The 1916 Women’s Peace Crusade was marked with a march via Glasgow Green, an exhibition, and a conference at Glasgow Women’s Library. The popular Wings to War exhibition marked the centenary of the founding of the Royal Air Force and the University’s place in the story of aviation through the instrumental role of former Glasgow student Lieutenant-General Sir David Henderson.

The University’s connections with Erskine Hospital – founded during the War by Regius Professor of Surgery Sir William Macewen to rehabilitate disabled ex-servicemen – was rediscovered and showcased in an exhibition at The Hunterian. The University Archives Service led a project to catalogue the records of the WW1 patients and make them available online for family historians and researchers. And the University gained two new trees from the partnership – willows to replace the ones Sir William chopped down to get the wood to make artificial limbs!

Thousands of school children came to visit the University during this time. Which, as one teacher explained, meant they could become familiar with it as a welcoming place for them and challenged some of the assumptions they had about higher education. They also took the opportunity to see other parts of the campus, which on one memorable occasion led to the Bute Hall being unlocked just so they could see inside!

Academic and creative responses

Staff, students and departments in the University could use the Centenary as a focus for a specific research and teaching, and for external engagement. Among the projects were those focused on law, aerospace engineering, medical and dental developments, and faith in the First World War. Engineering students had the opportunity to construct a replica of a Bristol Fighter 2 aircraft along with a working flight simulator. Several students volunteered with Archives Services to help with research or support events and exhibitions.

Other projects were entirely student-led and offered creative responses. These included an Instagram project called Letters from a Prisoner of War 1918 which published archived letters between a University professor in a prisoner of war camp and his wife in Glasgow.

The students involved in the Words of WW1 project filmed performances of First World War poems selected by them to present different perspectives on the War, which were accompanied by original music. All the poems are on YouTube, including this one, which won a Scottish student television prize.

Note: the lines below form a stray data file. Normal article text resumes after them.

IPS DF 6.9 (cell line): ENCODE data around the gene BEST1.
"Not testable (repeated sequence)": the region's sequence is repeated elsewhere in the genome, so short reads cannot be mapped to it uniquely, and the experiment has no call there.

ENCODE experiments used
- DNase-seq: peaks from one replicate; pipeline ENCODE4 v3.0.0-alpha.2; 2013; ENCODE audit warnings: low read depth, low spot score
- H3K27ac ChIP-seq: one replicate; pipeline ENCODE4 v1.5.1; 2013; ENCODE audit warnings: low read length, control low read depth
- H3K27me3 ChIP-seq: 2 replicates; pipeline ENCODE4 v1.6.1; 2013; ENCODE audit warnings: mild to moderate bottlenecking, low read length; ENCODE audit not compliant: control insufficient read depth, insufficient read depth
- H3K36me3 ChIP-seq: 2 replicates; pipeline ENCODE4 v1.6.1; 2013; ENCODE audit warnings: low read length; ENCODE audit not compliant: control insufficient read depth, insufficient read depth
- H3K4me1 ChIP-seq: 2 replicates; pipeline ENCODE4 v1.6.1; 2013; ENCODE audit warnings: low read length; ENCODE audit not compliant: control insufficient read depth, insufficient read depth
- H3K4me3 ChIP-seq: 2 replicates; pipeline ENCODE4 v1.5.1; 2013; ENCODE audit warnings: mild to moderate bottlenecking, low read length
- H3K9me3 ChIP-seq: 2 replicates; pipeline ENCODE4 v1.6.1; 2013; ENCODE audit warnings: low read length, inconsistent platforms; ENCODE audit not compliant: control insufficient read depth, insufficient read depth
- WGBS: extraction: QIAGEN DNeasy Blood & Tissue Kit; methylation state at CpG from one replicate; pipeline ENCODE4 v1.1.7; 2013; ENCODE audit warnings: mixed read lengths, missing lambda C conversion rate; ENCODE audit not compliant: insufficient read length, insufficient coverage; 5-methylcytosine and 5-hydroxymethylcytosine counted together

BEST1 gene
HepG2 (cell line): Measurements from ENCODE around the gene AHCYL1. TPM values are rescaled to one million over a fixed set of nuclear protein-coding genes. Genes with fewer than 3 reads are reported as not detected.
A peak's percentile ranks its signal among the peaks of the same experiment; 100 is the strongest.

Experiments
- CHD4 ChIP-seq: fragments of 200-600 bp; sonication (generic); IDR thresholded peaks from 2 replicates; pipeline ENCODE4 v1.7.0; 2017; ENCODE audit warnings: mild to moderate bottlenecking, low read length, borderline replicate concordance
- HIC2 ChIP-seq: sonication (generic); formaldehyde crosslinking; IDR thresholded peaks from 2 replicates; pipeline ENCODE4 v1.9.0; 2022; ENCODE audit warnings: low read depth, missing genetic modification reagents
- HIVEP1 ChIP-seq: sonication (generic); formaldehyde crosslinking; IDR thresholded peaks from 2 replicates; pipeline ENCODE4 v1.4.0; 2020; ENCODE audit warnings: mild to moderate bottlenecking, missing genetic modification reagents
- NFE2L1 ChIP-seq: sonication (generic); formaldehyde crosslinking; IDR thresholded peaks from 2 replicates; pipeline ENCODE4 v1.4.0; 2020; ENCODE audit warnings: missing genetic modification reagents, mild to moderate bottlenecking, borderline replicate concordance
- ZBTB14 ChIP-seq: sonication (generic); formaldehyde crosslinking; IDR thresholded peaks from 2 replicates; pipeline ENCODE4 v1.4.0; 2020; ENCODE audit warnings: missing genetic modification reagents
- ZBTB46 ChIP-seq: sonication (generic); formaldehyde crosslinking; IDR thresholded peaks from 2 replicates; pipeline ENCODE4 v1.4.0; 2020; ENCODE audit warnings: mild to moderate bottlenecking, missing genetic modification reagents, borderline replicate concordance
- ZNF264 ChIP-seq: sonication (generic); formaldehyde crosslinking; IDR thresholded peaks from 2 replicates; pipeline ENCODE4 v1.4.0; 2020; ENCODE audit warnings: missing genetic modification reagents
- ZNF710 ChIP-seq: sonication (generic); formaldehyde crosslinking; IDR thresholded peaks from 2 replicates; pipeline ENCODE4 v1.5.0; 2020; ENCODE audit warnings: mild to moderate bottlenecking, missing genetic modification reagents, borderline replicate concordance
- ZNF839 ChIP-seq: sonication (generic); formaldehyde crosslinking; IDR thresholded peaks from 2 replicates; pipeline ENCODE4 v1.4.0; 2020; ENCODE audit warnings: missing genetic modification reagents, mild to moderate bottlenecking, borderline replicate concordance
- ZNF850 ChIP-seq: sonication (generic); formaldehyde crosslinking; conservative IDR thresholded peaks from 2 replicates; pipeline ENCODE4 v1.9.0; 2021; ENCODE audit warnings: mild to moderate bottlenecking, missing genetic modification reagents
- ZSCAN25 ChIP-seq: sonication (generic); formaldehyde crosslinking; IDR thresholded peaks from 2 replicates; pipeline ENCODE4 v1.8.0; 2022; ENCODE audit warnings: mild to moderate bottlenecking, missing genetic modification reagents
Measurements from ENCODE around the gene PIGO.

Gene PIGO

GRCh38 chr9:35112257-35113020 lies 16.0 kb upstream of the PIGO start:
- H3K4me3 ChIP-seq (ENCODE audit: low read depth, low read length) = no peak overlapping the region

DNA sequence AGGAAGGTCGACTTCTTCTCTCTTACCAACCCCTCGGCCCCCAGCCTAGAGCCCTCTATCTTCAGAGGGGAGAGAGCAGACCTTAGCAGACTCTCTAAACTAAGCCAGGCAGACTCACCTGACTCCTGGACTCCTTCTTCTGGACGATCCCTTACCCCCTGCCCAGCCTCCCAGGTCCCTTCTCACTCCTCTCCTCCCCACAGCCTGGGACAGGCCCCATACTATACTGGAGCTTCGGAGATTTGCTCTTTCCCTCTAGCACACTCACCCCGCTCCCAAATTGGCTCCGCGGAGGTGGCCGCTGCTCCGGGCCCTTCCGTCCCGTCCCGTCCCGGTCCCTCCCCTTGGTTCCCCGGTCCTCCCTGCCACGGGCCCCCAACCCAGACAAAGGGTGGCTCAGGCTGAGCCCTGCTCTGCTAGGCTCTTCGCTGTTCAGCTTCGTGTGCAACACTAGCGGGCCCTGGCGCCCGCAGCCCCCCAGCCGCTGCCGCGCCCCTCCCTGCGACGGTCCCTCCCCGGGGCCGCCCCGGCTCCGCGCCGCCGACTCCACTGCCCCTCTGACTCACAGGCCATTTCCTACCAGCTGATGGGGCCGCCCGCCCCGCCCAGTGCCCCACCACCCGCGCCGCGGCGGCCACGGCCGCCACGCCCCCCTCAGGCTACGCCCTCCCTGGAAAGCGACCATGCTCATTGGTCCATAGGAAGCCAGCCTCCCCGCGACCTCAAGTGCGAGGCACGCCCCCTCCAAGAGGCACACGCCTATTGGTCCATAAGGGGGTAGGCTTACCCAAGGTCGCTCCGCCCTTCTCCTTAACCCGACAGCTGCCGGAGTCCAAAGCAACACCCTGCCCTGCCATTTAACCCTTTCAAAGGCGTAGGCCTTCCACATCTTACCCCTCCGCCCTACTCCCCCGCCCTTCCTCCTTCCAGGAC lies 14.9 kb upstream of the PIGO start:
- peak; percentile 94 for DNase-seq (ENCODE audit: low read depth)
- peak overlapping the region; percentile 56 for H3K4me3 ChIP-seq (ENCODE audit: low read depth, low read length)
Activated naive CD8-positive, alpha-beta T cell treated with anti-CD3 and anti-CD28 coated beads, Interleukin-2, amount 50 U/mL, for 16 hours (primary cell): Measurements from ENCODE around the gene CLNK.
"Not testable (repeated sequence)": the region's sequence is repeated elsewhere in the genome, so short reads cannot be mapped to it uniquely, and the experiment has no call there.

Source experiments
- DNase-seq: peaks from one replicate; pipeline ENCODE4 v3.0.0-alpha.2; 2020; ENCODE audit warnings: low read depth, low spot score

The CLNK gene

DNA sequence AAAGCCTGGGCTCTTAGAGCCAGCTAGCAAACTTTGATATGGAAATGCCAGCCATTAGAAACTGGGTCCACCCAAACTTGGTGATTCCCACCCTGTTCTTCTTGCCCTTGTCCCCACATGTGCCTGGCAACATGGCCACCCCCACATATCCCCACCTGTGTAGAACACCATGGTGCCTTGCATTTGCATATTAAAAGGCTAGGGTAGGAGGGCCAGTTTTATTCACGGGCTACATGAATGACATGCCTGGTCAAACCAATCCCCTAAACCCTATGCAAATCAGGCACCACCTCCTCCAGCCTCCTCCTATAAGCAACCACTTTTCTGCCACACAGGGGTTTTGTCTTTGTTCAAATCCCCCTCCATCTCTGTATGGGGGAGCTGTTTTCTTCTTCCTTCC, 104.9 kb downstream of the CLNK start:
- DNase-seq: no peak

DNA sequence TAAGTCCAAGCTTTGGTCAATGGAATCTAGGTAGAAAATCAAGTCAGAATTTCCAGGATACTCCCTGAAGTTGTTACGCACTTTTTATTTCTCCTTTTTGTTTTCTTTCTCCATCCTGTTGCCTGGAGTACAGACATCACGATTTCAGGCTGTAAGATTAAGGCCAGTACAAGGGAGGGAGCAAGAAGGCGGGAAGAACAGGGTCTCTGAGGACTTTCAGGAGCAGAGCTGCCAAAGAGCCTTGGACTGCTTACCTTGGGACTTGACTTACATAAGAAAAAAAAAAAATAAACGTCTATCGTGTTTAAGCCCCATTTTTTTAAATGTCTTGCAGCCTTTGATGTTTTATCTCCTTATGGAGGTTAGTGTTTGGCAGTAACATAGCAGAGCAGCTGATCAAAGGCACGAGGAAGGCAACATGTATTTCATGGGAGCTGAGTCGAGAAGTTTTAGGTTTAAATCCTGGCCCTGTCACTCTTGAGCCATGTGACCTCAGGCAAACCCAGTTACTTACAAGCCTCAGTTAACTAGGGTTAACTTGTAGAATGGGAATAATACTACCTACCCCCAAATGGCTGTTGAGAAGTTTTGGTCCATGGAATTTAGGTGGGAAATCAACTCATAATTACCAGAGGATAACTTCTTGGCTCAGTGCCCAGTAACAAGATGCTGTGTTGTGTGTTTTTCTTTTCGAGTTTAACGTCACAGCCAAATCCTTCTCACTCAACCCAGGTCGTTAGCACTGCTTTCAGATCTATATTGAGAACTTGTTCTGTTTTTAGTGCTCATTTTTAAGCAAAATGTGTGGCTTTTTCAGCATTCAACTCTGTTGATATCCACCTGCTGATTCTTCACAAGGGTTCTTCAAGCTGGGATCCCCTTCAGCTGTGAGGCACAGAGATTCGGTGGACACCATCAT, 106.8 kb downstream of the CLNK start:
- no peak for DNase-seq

Emotional impact and legacy

The Centenary at the University consisted of many overlapping and interconnected projects, activities and events, some of which demanded a lot of additional work, public engagement and out-of-hours events.

But at the core was the six-year commitment to the acts of remembrance for all the people who died between 1914 and 1920. This was often very emotional for the people involved, especially if there were a lot of names to read out or a personal story that was particularly poignant.

For example, the memorial for the German student was particularly moving, as described by one interviewee: “The thing that sticks with me is the German officer cadet crying when we were planting the cross. So he was in full uniform and he was crying….”

The archive research revealed that there were 21 people who had died but who were not commemorated in the Memorial Chapel, so their names have now been permanently added on a new tablet.

Photo of a dark stone tablet fixed in a wall in the Chapel with 21 names carved and highlighted in gold paint. The names are: Brown, Archibald G; Buchan, David; Chalmers, John H; Church, William C; Gollyer, Arthur H; Greenhill, Campbell; MacDonald, Robert S; McIntosh, Alexander F; Mackie, James; Matheson, James; Milne, Alexander J.B; Moore, Arthur; Morrison, Archibald; Morton, Alexander; Nelson, George; Noble, John; Orr, William G.M; Robertson, John C; Schlor, Franz F; Turner, William; Young, Alex.

This work to reveal new stories is a continuance of the legacy left by the University staff during the First World War who kept, updated and preserved the records of the students and staff who served and died.

Described by one person as “an institutional Who do you think you are?“, the Roll of Honour project personifies the University’s role as a guardian of collective memory and honours the community that came before us and which suffered so much loss.

My grateful thanks to all the people who gave their time and shared their experiences of the centenary for my dissertation.


Forward, Remembering Women’s Peace Crusaders – Article by Glasgow Women’s Library

Erskine online

Matthew Bell: The Royal Conservatoire of Scotland Wins Big in the RTS Scotland Student Awards – article published on 29th April 2020 by The Royal Television Society

John Rodker, War Museum . From Words of War: hosted on YouTube

Categories: Archive Services, Archives and Special Collections, Library, Reflections